City officials took a step Wednesday toward transforming a vacant property into the first homeless shelter that caters to young adults in San Francisco.
On Wednesday, the Budget and Finance Committee unanimously advanced the proposed lease on a 33,970-square-foot vacant building at 888 Post St. The 20-year lease from the landlord TC II 888 Post, LLC would cost about $49 million, and includes an option to buy the property for $29 million before or on Aug. 1, 2022.
The proposal goes before the full Board of Supervisors for a vote on Feb. 25.
On the three-story site, the Department of Homelessness and Supportive Housing plans to operate a 75-bed Navigation Center, a low-barrier, service-rich facility that helps unhoused people find longer-term solutions, for adults ages 18 to 24.
The City anticipates that if approved, the Navigation Center would begin operations Oct. 1, at a cost of $3.8 million annually.
The Navigation Center would be the first opened in District 3, and the first citywide to serve The City’s more than 1,100 unhoused young adults.
Goodwill is expected to sublease the ground floor, offsetting about a third of the cost of the lease. Supporters of the project hope it will help the center’s occupants through its donation drop-off services and opportunities for workforce development.
The City would pull from the $27.7 million in the State Homelessness Emergency Aid Program to pay for the first two years of the center’s lease and operations.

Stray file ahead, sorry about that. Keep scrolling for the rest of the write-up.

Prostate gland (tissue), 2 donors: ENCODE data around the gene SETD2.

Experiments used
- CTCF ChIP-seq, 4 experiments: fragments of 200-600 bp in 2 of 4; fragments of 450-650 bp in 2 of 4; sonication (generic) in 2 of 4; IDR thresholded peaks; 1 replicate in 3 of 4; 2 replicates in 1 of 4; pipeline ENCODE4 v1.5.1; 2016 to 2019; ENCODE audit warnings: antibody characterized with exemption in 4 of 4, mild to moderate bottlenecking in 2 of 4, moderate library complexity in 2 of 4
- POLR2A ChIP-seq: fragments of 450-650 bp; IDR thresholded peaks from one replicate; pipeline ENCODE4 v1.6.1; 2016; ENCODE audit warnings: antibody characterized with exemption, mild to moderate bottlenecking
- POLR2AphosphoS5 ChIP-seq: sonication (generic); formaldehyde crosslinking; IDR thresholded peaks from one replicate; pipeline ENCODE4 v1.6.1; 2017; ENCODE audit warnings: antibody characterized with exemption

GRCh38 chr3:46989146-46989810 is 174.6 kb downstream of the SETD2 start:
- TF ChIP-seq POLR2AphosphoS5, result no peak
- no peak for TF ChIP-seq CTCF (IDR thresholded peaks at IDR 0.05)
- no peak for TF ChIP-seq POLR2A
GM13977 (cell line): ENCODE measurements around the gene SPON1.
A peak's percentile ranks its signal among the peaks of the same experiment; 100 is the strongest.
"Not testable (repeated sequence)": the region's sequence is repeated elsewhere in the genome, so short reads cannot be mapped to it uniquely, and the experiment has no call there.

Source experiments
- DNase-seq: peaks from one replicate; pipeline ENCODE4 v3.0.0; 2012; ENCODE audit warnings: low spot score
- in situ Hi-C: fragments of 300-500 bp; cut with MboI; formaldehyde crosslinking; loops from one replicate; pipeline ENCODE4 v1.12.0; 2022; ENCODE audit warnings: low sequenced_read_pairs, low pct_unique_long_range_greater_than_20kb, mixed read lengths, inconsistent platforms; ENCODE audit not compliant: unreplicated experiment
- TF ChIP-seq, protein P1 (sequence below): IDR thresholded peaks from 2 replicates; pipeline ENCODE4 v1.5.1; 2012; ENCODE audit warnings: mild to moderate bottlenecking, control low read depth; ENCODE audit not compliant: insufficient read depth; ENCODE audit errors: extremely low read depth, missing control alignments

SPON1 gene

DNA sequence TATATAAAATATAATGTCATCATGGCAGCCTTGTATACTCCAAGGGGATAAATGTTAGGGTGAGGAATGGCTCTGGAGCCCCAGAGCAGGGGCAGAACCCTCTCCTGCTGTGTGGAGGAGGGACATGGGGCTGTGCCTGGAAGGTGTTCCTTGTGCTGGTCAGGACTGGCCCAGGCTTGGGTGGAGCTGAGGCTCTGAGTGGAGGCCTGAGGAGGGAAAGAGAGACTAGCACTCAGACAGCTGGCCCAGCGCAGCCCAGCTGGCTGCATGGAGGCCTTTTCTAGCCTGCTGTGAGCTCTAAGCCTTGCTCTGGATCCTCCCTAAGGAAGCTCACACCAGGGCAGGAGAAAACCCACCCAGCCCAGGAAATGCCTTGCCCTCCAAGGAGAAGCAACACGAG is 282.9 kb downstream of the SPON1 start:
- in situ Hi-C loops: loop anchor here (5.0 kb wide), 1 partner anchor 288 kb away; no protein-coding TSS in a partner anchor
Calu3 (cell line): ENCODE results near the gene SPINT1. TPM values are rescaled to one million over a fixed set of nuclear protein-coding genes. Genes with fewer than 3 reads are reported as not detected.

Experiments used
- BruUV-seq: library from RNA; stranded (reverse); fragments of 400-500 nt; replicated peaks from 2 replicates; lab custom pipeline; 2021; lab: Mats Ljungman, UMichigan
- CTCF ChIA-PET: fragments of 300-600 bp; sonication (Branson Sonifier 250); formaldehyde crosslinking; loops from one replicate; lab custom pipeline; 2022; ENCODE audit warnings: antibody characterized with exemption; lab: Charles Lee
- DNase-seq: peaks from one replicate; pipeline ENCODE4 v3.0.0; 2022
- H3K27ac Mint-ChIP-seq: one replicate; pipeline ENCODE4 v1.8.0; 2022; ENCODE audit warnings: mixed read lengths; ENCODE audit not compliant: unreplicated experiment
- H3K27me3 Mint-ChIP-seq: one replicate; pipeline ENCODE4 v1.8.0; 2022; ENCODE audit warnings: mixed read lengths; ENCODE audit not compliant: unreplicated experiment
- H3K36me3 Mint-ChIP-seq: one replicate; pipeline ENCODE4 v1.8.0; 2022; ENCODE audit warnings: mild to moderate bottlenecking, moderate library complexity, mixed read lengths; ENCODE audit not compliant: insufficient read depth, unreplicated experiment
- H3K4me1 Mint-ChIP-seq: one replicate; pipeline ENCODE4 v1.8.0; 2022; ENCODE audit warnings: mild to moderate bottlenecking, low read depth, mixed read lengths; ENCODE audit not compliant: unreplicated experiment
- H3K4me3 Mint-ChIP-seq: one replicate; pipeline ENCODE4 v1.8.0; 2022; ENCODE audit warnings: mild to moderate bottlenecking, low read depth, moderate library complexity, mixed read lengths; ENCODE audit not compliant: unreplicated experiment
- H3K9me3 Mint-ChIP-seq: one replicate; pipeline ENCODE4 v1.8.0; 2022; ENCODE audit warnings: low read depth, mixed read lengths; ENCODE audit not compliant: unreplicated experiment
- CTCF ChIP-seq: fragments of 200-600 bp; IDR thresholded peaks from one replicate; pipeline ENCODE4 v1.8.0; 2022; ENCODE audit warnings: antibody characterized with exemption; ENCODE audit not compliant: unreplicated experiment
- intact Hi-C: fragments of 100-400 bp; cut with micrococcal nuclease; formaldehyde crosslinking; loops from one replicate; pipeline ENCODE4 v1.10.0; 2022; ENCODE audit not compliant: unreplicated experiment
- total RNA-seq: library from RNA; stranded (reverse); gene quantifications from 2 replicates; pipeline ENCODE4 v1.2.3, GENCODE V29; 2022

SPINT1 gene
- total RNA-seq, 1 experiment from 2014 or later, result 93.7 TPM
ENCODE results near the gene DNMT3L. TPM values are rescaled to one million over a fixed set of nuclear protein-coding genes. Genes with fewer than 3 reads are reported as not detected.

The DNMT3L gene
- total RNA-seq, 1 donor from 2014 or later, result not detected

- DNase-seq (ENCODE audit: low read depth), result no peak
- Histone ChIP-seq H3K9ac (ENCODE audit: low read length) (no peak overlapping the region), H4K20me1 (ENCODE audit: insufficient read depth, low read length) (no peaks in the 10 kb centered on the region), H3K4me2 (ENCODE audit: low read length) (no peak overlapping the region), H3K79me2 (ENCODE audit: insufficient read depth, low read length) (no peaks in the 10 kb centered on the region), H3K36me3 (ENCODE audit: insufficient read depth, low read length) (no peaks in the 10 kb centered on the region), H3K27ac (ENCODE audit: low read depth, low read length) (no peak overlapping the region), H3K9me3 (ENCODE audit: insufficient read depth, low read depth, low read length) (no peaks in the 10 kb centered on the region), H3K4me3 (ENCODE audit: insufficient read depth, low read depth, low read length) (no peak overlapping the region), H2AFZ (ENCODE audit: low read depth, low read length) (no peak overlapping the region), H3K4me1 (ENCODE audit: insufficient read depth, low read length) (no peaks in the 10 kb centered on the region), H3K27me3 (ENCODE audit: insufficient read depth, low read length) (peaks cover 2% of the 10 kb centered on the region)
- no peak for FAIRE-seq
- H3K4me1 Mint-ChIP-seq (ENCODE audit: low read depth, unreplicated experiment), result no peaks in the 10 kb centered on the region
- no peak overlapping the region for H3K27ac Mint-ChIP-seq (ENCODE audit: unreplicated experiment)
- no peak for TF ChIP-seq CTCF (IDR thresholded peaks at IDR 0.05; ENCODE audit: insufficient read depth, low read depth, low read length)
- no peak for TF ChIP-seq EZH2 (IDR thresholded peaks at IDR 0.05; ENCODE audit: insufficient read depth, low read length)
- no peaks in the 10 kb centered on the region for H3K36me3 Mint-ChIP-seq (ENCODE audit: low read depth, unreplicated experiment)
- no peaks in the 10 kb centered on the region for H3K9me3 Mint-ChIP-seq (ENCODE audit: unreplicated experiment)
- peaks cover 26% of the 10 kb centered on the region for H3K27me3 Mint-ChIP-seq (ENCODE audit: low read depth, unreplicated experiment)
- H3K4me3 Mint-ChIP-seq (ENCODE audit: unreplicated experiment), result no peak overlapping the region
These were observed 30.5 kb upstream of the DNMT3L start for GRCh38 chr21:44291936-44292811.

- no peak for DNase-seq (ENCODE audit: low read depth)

DHSH has not identified sources of funding after the first two years of the lease, according to a Feb. 12 report by the Budget and Legislative Analyst. It is, however, exploring options like purchasing the building or utilizing the Homeless Housing, Assistance and Prevention Program (HHAP) State grant.
The City would also pay up to $5 million for tenant, leasehold and capital improvements, with an option to contribute an additional $2 million. The landlord would bear responsibility for any other improvement costs.
Most speakers at the meeting showed support for the project with the exception of Chris Schulman, a board member forthe Lower Polk Community Benefit District, who said the organization was still making its decision. However Schulman said that the community outreach for the project— which has included two community stakeholder meetings — has been exceptional.
Other speakers advocated for wraparound services and services geared for the LGBTQ+ community, which makes up nearly half of San Francisco’s unhoused population under the age of 25.
A DHSH spokesperson said that the center will provide services targeting LGBTQ+ youth.
“We haven’t selected the provider for the (Transitional Age Youth) Navigation Center to date, but whatever organization is selected would need to propose how it will provide culturally responsive services for young people and young people who are LGBTQ and youth of color,” DHSH said. “This might include wraparound services and other supports for these young folks.”
Chris Fogarty, a bar owner in District 3 for more than 17 years, expressed support for the project. A homeless encampment currently sits next to one of his bars, he said.
“I think this is going to alleviate that — having a Navigation Center, helping people get to a place where they can go, and also beds,” he said. “And people can hang out there all day too — it’s not just a shelter that kicks people out at 6 in the morning.”